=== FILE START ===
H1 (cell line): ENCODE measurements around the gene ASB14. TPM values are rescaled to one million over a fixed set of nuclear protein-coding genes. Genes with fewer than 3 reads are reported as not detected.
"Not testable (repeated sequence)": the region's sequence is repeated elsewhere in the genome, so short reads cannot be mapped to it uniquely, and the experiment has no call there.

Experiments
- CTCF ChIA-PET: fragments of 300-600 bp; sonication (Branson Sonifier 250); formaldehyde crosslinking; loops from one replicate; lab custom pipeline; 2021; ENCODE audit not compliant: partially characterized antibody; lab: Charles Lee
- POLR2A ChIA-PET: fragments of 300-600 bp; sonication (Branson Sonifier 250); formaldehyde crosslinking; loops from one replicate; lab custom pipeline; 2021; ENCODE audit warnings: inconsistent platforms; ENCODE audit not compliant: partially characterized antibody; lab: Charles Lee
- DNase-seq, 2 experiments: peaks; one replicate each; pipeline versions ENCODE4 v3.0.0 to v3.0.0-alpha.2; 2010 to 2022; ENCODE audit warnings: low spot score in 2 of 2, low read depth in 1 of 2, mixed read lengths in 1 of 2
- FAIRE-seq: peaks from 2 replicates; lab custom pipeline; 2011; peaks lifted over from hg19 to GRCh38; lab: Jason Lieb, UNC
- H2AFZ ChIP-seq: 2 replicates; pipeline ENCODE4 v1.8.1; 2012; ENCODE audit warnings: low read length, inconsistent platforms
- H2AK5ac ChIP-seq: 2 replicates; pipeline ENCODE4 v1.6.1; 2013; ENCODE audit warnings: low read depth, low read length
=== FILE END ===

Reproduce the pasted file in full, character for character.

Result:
H1 (cell line): ENCODE measurements around the gene ASB14. TPM values are rescaled to one million over a fixed set of nuclear protein-coding genes. Genes with fewer than 3 reads are reported as not detected.
"Not testable (repeated sequence)": the region's sequence is repeated elsewhere in the genome, so short reads cannot be mapped to it uniquely, and the experiment has no call there.

Experiments
- CTCF ChIA-PET: fragments of 300-600 bp; sonication (Branson Sonifier 250); formaldehyde crosslinking; loops from one replicate; lab custom pipeline; 2021; ENCODE audit not compliant: partially characterized antibody; lab: Charles Lee
- POLR2A ChIA-PET: fragments of 300-600 bp; sonication (Branson Sonifier 250); formaldehyde crosslinking; loops from one replicate; lab custom pipeline; 2021; ENCODE audit warnings: inconsistent platforms; ENCODE audit not compliant: partially characterized antibody; lab: Charles Lee
- DNase-seq, 2 experiments: peaks; one replicate each; pipeline versions ENCODE4 v3.0.0 to v3.0.0-alpha.2; 2010 to 2022; ENCODE audit warnings: low spot score in 2 of 2, low read depth in 1 of 2, mixed read lengths in 1 of 2
- FAIRE-seq: peaks from 2 replicates; lab custom pipeline; 2011; peaks lifted over from hg19 to GRCh38; lab: Jason Lieb, UNC
- H2AFZ ChIP-seq: 2 replicates; pipeline ENCODE4 v1.8.1; 2012; ENCODE audit warnings: low read length, inconsistent platforms
- H2AK5ac ChIP-seq: 2 replicates; pipeline ENCODE4 v1.6.1; 2013; ENCODE audit warnings: low read depth, low read length